Candlelight Party leader Thach Setha was found guilty of incitement by Phnom Penh Municipality Court judge Chhun Davy on Wednesday. Setha was sentenced to three years imprisonment and a fine of four million riel for making “critical comments” over the January 7 anniversary of the fall of the Khmer Rouge regime.
The 70-year-old, who is facing jail term for the second time, was charged with incitement under Articles 494, 495 and 496 of the Criminal Code.
Last month, the Phnom Penh Municipality court sentenced Setha to 18 months jail for allegedly issuing bad checks. Altogether, his jail term has increased to four years and six months.
According to the latest charge, Setha is alleged to have made a few statements, including an allegation over the Vietnamese army invasion of Cambodia after the fall of the Khmer Rouge regime on January 7, followed by the establishment of the ruling Cambodian People’s Party.
His statements, made in South Korea when he met Cambodian workers, were captured on video, which was posted on YouTube on January 13, this year. This was submitted to the court by the police before the trial.
Dressed in an orange uniform and standing alone in the courtroom, Setha called on the international community to restore democracy and human rights in Cambodia.
“We’re struggling for democracy, [I ask] all of you to help democracy,” Setha said, addressing representatives from the European Union, German Embassy and United Nations after the verdict was handed down. “See with your eyes and hear with your ears.”
None of the embassies responded to questions at the courthouse. In a reply via email, the US Embassy spokesperson said the authorities have been urged to uphold international obligations, protect human rights and fundamental freedoms, which are also enshrined in Cambodia’s constitution.
“The US remains committed to the Cambodian people and their aspirations for a more prosperous, democratic and independent country, where all voices are heard and respected,” the spokesperson said.
Meanwhile, defense lawyer Son Chhum Chuon expressed disappointment with the court’s ruling on his client, who was practicing his freedom of expression.
“[We] can’t accept the conviction. We will discuss the appeal with the client,” he said.
“There is not enough evidence because [he is] not [the] only person who raised [January 7 victory] but others [did] as well. Historical documents were also written, so what he mentioned is based on historical documents,” Chhum Chuon said.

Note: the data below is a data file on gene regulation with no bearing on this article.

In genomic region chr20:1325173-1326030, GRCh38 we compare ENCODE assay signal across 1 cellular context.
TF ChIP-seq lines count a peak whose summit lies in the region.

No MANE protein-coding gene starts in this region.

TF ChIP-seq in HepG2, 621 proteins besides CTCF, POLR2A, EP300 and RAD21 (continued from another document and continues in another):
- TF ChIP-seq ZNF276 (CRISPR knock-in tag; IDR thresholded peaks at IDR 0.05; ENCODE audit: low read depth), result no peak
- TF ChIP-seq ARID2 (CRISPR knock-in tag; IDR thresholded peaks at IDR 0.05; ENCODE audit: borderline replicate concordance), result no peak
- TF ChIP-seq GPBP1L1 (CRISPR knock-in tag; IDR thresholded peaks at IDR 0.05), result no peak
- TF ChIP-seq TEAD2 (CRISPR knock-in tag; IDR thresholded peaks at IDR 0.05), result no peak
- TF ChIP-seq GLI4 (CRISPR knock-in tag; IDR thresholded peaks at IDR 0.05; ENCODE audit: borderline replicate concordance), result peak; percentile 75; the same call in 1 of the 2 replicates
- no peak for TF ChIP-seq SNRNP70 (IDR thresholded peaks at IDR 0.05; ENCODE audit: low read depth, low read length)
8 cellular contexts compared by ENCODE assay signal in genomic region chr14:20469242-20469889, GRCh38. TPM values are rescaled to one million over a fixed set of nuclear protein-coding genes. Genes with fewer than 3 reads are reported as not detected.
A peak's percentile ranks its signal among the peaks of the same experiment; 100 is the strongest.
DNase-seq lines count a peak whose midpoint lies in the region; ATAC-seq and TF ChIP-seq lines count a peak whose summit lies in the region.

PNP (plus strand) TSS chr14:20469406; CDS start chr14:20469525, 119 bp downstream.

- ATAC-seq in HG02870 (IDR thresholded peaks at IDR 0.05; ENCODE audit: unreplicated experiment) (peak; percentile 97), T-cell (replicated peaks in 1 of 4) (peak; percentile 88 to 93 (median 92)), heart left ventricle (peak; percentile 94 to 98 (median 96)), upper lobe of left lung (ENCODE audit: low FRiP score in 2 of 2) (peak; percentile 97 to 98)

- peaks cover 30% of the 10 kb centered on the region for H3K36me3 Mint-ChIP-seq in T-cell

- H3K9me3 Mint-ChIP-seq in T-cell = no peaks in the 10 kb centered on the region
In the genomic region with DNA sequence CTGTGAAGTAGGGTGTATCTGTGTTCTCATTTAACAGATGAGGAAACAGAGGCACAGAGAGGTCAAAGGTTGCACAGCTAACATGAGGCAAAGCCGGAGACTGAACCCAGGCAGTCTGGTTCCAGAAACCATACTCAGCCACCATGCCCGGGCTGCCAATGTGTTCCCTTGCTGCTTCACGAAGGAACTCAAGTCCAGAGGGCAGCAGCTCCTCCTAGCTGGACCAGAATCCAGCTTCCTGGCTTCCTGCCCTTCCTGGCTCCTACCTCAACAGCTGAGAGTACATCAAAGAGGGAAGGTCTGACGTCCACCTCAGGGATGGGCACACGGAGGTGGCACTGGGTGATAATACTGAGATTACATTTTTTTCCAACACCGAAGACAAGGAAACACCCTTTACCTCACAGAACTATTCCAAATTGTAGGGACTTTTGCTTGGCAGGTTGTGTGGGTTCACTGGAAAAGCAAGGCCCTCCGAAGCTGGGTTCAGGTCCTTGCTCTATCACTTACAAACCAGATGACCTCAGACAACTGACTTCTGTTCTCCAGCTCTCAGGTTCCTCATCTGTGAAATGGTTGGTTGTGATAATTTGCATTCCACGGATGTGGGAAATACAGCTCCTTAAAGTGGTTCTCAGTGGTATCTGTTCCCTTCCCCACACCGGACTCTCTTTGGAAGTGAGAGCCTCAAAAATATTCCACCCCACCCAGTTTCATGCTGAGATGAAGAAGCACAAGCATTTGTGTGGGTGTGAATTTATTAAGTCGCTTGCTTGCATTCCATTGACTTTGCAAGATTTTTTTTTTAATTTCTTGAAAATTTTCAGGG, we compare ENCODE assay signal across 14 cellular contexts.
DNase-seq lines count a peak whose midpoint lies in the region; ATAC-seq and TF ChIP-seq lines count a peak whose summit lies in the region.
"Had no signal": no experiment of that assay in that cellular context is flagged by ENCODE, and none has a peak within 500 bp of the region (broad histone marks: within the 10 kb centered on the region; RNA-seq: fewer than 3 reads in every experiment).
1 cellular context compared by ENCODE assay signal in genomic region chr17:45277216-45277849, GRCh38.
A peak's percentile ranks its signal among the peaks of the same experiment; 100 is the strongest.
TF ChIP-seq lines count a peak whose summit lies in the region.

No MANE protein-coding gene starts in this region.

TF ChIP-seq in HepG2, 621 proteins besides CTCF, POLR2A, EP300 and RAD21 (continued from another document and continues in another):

He noted that national and international laws guaranteed people’s rights and freedom of expression.
Setha’s wife, Sok Borany, urged the court to release her husband, claiming that he is innocent as he was speaking up in the interests of Cambodians and the nation.
“I am very upset that the court has decided to sentence my husband. This is not justice. He did it for the nation and the result is this [imprisonment] for his sacrifice. He spoke the truth but they charged him for incitement,” Borany said.
Human rights NGO Licadho operation director Am Sam Ath believed that the conviction against Setha is a restriction on his rights to engage in politics.
“I think that in [light of] Setha’s case, there will be high criticism over the freedom of expression and right to politics,” he said.
Sam Ath remarked that politicians make rhetoric speech as they need to attract supporters. “But if every speech to attract supporters is seen as incitement, it would affect the right or freedom in doing politics,” he added.
He noticed that although the conviction is a discretion of the court, it cannot ignore the criticism against that case because the public have considered it a political issue rather than law enforcement.
Candlelight spokesperson Kimsour Phearith, sharing a similar view, mentioned that the conviction will result in the constriction in the right of politics.
“It is a discretion of the court and it is difficult to speak in this society. It is difficult for us to accept that a critic should not be punished like this [three years imprisonment],” he said.
When contacted, Justice Ministry spokesperson Chin Malin replied that the ministry has no comment as the court’s decision is based on facts and evidence. “If they do not agree with this decision, [they] have the right to file the case in the Court of Appeal,” he said.